What is Gestational Diabetes? And What Are Its Effects?
Gestational diabetes is the rise of a woman’s blood sugar levels during pregnancy. This type of diabetes usually develops between the 24th and 28th weeks of pregnancy and it is not an indicator that the person was already diabetic before pregnancy.
Though in most cases, blood sugar levels returns to normal soon after delivery, gestational diabetes may increase the chances of developing type 2 diabetes in the future.
A scientific study of 675,455 women with up to 28 years of follow-up showed that women with who developed gestational diabetes are more than seven times likely to develop type 2 diabetes.
The chances of developing gestational diabetes are very low. For example, in the United States, 7 out of every 100 pregnant women (7 percent) develop gestational diabetes.
Symptoms of Gestational Diabetes
Most of the time, the symptoms of gestational diabetes are not noticeable. Some of the noticeable symptoms include:
- frequent urination
- blurred vision
- excessive thirst
- yeast infection
If you are pregnant and have any of those symptoms, visit your health care provider for gestational diabetes screening. The test is usually performed at 24 to 28 weeks of pregnancy.
There are no common symptoms of gestational diabetes. Most women don’t even know they have it until they get tested.
If the glucose screening test comes back positive, you usually get another test called a glucose tolerance test to see for sure if you have gestational diabetes.
What causes Gestational Diabetes?
Medical experts don’t yet really know what causes gestational diabetes but excessive weight before pregnancy plays a role in causing it.
Another contributing factor, is the change hormone levels during pregnancy, making it harder for the body to process blood sugar efficiently, leading to blood sugar rise.
During pregnancy, placenta (a structure that transports nutrients and oxygen to the baby) also makes hormones such as estrogen, cortisol, and human placental lactogen. These hormones have the ability to block insulin. When insulin is blocked, glucose can’t be converted to glycogen for storage in the body cells. The glucose then remains in the blood, making the blood sugar levels go up.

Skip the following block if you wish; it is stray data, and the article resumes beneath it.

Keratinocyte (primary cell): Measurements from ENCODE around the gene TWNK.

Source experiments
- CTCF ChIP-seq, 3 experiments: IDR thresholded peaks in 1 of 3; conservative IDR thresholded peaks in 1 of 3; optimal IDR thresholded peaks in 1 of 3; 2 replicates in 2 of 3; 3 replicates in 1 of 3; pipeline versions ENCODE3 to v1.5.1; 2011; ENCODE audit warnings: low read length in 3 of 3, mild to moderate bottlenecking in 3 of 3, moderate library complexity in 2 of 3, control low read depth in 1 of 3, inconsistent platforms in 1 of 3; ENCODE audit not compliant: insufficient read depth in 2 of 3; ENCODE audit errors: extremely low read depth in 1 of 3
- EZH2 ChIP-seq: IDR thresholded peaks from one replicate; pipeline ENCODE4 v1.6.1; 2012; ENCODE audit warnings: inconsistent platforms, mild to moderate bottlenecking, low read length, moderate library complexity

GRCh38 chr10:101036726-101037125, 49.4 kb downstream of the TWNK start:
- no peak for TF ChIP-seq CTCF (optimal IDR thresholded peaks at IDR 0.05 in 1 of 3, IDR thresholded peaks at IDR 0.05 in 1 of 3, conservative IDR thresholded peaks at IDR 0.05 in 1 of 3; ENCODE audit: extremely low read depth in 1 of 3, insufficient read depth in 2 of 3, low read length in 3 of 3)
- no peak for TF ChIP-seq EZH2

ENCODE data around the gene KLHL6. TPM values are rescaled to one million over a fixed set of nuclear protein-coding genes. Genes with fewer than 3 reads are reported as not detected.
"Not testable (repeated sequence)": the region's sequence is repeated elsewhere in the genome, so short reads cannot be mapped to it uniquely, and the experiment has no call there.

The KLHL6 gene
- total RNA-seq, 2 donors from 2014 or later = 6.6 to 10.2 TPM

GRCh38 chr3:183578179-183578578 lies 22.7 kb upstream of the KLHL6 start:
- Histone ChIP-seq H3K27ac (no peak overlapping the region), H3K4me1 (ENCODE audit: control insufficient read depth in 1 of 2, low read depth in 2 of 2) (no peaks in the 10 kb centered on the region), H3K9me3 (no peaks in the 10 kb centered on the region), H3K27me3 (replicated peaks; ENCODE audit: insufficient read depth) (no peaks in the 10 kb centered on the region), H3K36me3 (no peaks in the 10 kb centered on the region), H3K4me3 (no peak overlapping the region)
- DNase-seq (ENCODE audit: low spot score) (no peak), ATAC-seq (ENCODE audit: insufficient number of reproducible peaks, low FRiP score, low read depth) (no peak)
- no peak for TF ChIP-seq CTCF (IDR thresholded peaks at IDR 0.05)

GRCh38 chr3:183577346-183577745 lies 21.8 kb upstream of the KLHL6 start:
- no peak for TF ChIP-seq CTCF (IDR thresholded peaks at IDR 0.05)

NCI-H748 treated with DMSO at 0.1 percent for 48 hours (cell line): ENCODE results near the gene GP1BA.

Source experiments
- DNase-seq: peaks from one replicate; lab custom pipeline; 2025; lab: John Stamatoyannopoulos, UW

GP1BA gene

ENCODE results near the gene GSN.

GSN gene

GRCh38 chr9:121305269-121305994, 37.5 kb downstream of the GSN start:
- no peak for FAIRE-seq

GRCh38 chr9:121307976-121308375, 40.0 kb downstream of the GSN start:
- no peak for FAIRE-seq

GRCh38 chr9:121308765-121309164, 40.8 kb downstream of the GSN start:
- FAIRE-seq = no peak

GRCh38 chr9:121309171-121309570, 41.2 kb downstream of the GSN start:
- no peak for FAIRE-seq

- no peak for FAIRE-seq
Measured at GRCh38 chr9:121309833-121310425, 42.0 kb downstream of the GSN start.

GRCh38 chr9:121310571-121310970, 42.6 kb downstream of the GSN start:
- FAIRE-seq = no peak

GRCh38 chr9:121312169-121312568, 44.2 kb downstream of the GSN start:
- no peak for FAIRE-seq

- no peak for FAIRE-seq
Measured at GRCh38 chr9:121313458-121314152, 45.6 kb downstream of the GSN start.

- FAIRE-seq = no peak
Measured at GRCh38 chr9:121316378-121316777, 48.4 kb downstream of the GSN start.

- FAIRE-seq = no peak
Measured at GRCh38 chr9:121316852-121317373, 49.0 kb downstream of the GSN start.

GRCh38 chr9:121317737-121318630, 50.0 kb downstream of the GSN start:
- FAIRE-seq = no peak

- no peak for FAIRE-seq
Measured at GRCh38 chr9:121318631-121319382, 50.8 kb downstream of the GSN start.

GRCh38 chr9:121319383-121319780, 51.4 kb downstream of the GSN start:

Who is at risk of developing gestational diabetes?
Some women have a greater risk of gestational diabetes than others. Some of the factors that increases the risk of gestational diabetes are:
- over 25 years of age
- lack of physical activity
- previous history of gestational diabetes or any other type of diabetes
- polycystic ovary syndrome which is a hormone imbalance that affect a women’s reproductive and overall health.
- family history of diabetes
- race. Black, Hispanic, Indian American and Asian American women have a higher risk of developing gestational diabetes
- high blood pressure
- expecting multiple babies
- previous history of unexplained miscarriage or stillbirth
Complications of gestational diabetes on the baby
Most women with gestational diabetes have healthy pregnancies and deliver healthy babies. However, the babies may be at risk of:
- being born with excessive birth weight. Excessive blood sugar levels in expecting mothers can cause their babies to come out large. This increases the likelihood of the baby becoming wedged in the birth canal. A C-section birth is often then needed.
- being born prematurely. Excessive blood sugar levels may increase women’s risk of going into early labor and delivery before the due date.
- developing low blood sugar (known as hypoglycemia). In some cases, babies born to mothers with gestational diabetes have low blood sugar shortly after birth. This may cause seizures in the baby, which are usually treated by prompt feedings and or an intravenous glucose solution to return the baby’s blood sugar level to normal.
- developing obesity and type 2 diabetes later in life.
- Shoulder dystocia or other birth injuries (also known as birth trauma). Shoulder dystocia is when a baby’s shoulders get stuck inside the mother’s pelvis during labor. This often happens to babies who are very large. This can cause serious injury to both the mother and the baby. Shoulder dystocia can cause postpartum hemorrhage (heavy bleeding) to the mother. The baby can get collarbone fractures, among other injuries to the upper body.
- being stillborn or dying shortly after birth
Complications of gestational diabetes towards the expecting mother
Pregnant women with gestational diabetes have a high risk of:
- developing high blood pressure and preeclampsia. Preeclampsia is a serious pregnancy complication that causes high blood pressure and other symptoms that threaten the lives of both mother and baby.
- having C-section delivery due to the weight of the baby.
- developing future type 2 diabetes.
Prevention of gestational diabetes
There is no guaranteed way of preventing gestational diabetes since medical experts don’t exactly know what causes it. However, there are some methods of reducing the chances of developing it.
- Eat healthy foods, such as foods high in fiber and low in fat. Add more fruits, vegetables and whole grains to your diet.
- Exercise more often before and during pregnancy.
- Losing extra weight before getting pregnant. Gaining some weight during pregnancy is normal and healthy as long as you are not gaining too much weight too quickly.